Professor Hannah Holleman Discusses the Dust Bowl’s Legacy
Issue   |   Tue, 04/17/2018 - 21:34

In a crowded Paino Lecture Hall on April 12, Dean of Faculty Catherine Epstein introduced assistant professor of sociology Hannah Holleman as this year’s Lazarowitz Lecturer, a distinction given to a professor each spring semester. In her talk, titled “Can We Survive Climate Change? Lessons from the Global Dust Bowl of the 1930s,” Holleman led the audience through the questions and findings she encountered in writing her soon-to-be-published book. The book, “Dust Bowls of Empire: Imperialism, Environmental Politics, and the Injustice of ‘Green’ Capitalism” is slated for publication in November through Yale University Press.

Holleman approached her study of the 1930’s Dust Bowl through a sociological and environmental lens. She framed the talk and her analysis through this outlook. The lecture followed an outline of three guiding questions: why have we seen a resurgence of interest in the Dust Bowl? What is the Dust Bowl? And, what is wrong with how we understand it?

The study of the massive drought and dust storms of the 1930’s midwest has been revived because of its similarity to environmental patterns today, Holleman said. Issues such as erosion, drought and stress on water systems are prevalent today and in the Dust Bowl. These contemporary issues, Holleman said, stem from the lack of proper preventative measures in the immediate response to the Dust Bowl.

Holleman also drew parallels between the cause of the 1930’s natural disaster and the climate change-plagued world today, as both come from people’s “extreme demand and abuse of the planet.”

The environmental conditions of the Dust Bowl resulted from farmers bringing agricultural practices suited for humid regions into the arid regions of Oklahoma and Texas. To describe this phenomenon of profit-driven ventures, Holleman quoted the words of historian Donald Worster, who said that westward expansion stemmed from a “capitalist ethos that brought Henry Fordism to the plains in the form of industrial agriculture and an all-out dedication to cash.”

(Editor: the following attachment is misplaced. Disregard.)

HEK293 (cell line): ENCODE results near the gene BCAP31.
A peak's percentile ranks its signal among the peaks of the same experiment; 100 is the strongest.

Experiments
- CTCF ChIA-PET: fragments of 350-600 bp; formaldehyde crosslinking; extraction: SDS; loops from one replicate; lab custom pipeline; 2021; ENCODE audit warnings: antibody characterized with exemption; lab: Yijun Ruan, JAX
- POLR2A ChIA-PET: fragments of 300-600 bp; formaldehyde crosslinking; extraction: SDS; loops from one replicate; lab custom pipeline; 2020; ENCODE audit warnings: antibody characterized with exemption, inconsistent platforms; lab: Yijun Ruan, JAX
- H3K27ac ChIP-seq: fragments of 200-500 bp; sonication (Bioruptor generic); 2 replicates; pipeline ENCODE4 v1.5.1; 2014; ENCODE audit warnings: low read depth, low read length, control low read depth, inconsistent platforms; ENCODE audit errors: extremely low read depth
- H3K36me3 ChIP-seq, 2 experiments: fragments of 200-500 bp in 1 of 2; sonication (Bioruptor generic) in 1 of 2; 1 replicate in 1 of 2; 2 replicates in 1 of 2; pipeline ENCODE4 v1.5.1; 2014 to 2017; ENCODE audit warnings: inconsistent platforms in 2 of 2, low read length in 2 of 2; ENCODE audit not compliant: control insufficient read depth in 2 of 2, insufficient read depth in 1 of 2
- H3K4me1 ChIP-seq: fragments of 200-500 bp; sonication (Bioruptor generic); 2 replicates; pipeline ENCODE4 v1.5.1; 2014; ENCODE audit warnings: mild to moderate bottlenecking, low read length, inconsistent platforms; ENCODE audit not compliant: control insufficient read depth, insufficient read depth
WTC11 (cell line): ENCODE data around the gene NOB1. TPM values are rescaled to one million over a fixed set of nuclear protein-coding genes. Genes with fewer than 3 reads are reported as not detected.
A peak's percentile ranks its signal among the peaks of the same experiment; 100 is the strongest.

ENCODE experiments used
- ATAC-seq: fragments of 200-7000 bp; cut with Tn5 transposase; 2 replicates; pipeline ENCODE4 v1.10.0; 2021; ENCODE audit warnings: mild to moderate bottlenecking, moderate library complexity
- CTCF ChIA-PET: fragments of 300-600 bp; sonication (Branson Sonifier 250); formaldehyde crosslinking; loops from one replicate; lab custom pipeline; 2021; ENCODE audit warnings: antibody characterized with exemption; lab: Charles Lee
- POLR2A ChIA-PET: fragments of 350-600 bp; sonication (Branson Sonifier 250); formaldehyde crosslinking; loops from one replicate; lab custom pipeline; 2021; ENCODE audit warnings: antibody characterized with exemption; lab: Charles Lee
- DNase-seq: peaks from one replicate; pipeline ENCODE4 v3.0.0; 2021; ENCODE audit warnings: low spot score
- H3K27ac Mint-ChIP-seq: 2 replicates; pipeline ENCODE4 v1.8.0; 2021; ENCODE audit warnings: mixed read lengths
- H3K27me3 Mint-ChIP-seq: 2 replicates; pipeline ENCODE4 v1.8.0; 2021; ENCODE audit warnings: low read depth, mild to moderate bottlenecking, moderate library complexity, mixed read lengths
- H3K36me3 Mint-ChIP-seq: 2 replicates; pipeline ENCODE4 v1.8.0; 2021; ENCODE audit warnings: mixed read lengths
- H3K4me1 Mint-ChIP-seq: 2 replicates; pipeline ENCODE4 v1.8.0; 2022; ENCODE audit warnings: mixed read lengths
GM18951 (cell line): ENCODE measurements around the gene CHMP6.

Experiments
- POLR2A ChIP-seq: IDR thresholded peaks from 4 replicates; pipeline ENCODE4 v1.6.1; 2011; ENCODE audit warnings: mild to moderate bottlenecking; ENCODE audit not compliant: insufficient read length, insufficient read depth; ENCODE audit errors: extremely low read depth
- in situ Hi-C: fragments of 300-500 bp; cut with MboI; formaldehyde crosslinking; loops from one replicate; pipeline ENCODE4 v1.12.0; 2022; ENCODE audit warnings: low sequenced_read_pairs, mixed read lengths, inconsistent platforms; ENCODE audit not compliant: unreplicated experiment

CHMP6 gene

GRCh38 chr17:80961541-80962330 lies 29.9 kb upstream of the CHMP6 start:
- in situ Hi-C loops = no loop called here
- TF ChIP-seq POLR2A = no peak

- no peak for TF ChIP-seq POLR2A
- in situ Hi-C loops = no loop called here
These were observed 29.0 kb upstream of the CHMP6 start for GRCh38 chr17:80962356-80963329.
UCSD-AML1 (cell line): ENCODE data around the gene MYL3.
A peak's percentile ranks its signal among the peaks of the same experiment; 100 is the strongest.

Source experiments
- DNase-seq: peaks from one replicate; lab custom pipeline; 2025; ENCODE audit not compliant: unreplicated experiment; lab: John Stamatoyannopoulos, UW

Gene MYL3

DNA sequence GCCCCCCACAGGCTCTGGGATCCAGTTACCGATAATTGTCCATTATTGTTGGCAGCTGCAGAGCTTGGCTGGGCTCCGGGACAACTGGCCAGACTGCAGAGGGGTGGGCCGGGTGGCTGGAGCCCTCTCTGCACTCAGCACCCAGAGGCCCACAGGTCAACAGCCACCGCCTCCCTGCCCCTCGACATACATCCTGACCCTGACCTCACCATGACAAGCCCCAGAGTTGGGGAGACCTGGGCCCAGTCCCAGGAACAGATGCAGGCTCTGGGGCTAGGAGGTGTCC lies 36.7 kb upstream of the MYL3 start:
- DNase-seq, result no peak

“Fields are planted when they are meant to be laid fallow, herds are expanded when they should be culled,” Holleman said.

Additionally, “this happened on the plains despite many advanced warnings that the region couldn’t handle this type of agricultural development and that the problem of soil erosion was becoming intractable.” Steps could have been taken earlier on to reduce the intensity of the Dust Bowl effect, and as scientists learn more about the state of the world today, Holleman said, humans find themselves in a similar situation; there are steps that, if taken soon, could help mitigate the future impacts of climate change.

In her discussion of the driving forces behind western expansion, Holleman also analyzed the influence of imperialism and white supremacy, which she said spurred white farmers to exploit not only the land, but the Native Americans who lived on it. She described the interactions between farmers and Natives as “relations of unequal exchange.” This legacy of racism persists today, Holleman pointed out, as Americans romanticize images of the Dust Bowl, nearly all of which depict only the stories and struggles of white people, such as Dorothea Lange, John Steinbeck or Woody Guthrie.

Holleman explained that social injustice was inextricably linked with the environmental degradation she outlined. “When we talk about ecological crises … at the root, we are talking about social problems,” she said. She argued that the same holds true for the social and environmental injustices experienced today. “The projected [environmental] changes have extreme consequences, like the Dust Bowl, but also extreme are the social forces, historical developments, policies and practices that produce such massive socio-ecological crises,” she said.

For Holleman, at the heart of the matter is the need to challenge the root problems of social inequality and injustice, rather than taking “shallow approaches” to address the symptoms. She said, “it’s important to understand that allowing for the accumulation for injustice makes inevitable what the environmental historian William McNeil called ‘the accumulation of catastrophe.’”